Do you ever feel like you're stuck in a vortex having the same conversation with someone over and over and over again? You want to break the mold, maybe talk about the weather or something, but it's as though every time you meet you're destined to engage in this Groundhog Day scenario. Just a needle on a record, no improv allowed.
Last fall, I spent a good four months making plans to hang out with a co-worker. He was going to install composition software on my computer, and we'd get good food and drink afterwards. Fairly simple, yes? Well, after about twenty versions of the same conversation, both excluding software installation and including pot smoking, and three planned hangouts that never happened because in Seattle it's the norm to flake out on people, hip even, I got a little bit tired of playing along with this farce. We weren't actually going to hang out; the beauty was all in the buildup, it gave us something to talk about. He'd say, 'Hi, what are you up to in the next couple of days?' and I would just groan inwardly, thinking 'My God, are we really having this conversation again?!'
Just as I finally shook this vortex (by way of showing him my angry Bostonian voice when he opted to take a nap instead of cancelling our fourth set of plans), I caught the other type of Groundhog Day scenario: the awkward post one-night stand conversation. To be fair, attachment can be derived from one-night stands, but they can also just be what they are: meaningless, often alcohol-driven hookups where you wake up the next morning, groan, and shove the person from your bed as quickly as possible, metaphorically speaking. Then, of course, there's always the gi-normous grey area in between the two extremes. In this particular case, there was enough fleeting interest to warrant a second hang-out and a second round in bed. I tried for about a week to hang out again before this particular pattern emerged:
Scene: Crowded bar, after hours workplace, any locale difficult to avoid acknowledging someone's existence.
Seattle Beard: [smiles genuine smile of genuine interest. genuinely.] Hey there, how's it going?
Me: [sighing inwardly] Not bad, not bad. Just a) getting my drink on. b) working my butt off. c) wallowing in free time...how've you been?
Seattle Beard: I've had like four days off in the past month.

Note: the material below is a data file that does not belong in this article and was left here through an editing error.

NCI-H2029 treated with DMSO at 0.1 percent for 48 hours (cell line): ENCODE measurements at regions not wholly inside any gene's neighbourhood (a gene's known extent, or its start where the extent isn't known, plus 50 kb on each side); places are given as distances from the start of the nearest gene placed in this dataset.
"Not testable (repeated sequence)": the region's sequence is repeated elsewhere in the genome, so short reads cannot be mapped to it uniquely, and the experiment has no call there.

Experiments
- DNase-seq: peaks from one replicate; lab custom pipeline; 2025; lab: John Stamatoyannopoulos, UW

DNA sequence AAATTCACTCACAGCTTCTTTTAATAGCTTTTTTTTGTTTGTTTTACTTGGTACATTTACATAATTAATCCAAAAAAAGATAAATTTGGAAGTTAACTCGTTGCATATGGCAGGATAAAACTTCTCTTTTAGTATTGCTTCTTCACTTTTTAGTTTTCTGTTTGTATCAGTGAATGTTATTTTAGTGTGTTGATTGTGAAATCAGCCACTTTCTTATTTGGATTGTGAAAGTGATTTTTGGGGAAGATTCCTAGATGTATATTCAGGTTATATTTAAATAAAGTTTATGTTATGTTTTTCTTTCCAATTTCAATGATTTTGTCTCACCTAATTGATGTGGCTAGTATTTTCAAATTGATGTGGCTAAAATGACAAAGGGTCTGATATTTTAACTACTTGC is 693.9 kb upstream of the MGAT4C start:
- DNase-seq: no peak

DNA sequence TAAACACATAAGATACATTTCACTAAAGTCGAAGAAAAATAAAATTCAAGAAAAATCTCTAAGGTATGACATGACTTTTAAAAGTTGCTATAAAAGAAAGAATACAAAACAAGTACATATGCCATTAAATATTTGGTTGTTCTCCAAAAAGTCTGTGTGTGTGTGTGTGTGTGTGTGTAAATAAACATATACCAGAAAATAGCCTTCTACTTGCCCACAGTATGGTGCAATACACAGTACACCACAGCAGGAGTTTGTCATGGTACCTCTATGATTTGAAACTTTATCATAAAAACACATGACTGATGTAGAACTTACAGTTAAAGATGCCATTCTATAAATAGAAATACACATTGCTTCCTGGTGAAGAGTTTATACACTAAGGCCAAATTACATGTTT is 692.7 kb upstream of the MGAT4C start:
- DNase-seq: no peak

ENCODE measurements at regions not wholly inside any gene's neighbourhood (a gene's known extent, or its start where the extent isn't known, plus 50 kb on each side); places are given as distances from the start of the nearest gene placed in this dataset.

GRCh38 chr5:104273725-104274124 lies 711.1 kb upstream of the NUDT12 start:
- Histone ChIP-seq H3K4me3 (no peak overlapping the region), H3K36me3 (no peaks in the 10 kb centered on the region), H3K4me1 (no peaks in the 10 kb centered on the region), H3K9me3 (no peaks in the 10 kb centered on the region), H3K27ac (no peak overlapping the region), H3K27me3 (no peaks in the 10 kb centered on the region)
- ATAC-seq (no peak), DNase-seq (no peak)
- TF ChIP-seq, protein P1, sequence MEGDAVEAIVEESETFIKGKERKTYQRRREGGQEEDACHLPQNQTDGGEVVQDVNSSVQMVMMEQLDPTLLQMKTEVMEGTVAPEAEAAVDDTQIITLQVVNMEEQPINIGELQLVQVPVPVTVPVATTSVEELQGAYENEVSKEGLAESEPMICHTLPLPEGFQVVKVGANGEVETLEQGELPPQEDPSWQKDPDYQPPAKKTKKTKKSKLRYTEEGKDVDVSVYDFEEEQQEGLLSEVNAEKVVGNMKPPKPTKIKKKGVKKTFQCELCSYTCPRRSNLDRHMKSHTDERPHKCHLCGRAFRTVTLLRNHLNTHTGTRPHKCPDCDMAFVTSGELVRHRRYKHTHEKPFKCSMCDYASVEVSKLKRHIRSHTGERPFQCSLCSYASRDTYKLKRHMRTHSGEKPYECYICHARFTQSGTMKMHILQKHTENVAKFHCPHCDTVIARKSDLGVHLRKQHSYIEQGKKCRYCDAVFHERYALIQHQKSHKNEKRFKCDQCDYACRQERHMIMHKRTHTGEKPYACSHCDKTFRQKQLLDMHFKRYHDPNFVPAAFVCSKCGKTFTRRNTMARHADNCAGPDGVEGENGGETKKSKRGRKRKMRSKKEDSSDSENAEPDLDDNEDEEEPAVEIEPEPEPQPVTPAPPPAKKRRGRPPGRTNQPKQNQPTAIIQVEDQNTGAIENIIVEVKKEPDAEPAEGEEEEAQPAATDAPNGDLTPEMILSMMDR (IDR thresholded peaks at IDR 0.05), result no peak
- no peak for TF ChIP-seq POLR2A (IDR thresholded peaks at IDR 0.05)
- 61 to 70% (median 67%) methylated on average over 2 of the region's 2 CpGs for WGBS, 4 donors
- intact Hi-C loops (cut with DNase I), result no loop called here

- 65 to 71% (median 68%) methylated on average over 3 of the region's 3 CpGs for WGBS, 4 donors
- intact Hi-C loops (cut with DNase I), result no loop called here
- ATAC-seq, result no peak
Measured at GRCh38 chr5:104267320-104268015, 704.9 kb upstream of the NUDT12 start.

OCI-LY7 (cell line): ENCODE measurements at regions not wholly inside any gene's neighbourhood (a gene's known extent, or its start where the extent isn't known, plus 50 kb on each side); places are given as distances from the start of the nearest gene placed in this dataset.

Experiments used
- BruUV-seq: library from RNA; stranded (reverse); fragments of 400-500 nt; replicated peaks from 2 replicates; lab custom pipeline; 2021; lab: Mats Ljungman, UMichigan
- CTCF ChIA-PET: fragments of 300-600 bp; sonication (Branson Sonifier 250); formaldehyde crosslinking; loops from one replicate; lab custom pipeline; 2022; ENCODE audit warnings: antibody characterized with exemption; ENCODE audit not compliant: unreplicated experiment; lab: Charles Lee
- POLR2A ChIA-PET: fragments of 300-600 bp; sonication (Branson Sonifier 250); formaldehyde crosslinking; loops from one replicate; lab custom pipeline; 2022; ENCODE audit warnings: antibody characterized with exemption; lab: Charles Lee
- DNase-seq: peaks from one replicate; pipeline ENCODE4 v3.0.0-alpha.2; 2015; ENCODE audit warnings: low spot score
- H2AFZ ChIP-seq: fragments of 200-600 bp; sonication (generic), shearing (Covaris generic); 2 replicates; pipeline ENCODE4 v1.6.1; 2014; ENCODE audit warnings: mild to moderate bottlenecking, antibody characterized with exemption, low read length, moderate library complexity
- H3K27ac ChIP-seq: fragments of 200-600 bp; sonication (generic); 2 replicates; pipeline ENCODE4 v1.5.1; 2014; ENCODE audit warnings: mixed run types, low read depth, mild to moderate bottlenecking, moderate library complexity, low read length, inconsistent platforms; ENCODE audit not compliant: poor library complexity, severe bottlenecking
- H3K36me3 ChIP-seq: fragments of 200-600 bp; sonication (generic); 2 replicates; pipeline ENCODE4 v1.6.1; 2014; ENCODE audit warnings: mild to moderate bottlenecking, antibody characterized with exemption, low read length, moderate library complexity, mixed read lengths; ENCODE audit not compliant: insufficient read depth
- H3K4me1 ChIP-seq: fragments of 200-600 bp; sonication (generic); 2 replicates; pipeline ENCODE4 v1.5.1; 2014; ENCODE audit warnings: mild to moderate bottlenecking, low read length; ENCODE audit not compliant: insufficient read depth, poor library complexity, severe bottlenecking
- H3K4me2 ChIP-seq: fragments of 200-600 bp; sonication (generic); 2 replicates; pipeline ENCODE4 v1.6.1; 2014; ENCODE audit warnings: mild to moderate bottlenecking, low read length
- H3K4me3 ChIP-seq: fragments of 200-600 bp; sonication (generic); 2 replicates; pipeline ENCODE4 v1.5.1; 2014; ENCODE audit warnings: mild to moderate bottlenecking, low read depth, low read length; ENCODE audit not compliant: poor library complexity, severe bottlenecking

Me: Yikes, you must be beat.
Seattle Beard: Yeah, and [for the 25th time] I'm so sorry I've been so busy...I feel like such a jerk. You must think I'm such a jerk for not being around. I'd like to hang, it's just that I have, like, no. free. time.
Me: It's no big deal. Really. [Dear God please] believe me, I know what's it's like to have a crazy schedule.
[i.e. I have moved on darling and I'm not the type to hold my breath, pining over a one-make that two-night stand]
Seattle Beard: Really, wow, I'd be kind of annoyed-
Me: [carrying on the glib facade] - No, it's ok. really, and if you ever do get some free time and wanna grab a drink, let me know...
Seattle Beard: For sure, for sure.
Me: well I gotta go, a) my friends are taking off b) I need to do work-type things c) I need to go pick my nose and fart in a quiet corner.
Seattle Beard: K, see ya later.
Wash, rinse, repeat.
You almost have to admire the ridiculous extremes to which west coasters go to maintain said facades. Nice on the surface to the death, never-ending busyness, two-hundred fifty thousand ready-made excuses. But then you think about all the energy you waste going to bed with this facade, and it's just fucking annoying. It's not going to happen, you both know it, so why bother to pretend?
I, for one, would like to be through with this bullshit. But then again, I'd probably have to avoid talking to people for the rest of my life, and that seems rather unlikely. It's just the price I pay for leaving east coast winters and snow behind. Sort of.
Created: Jan 13, 2010Document Media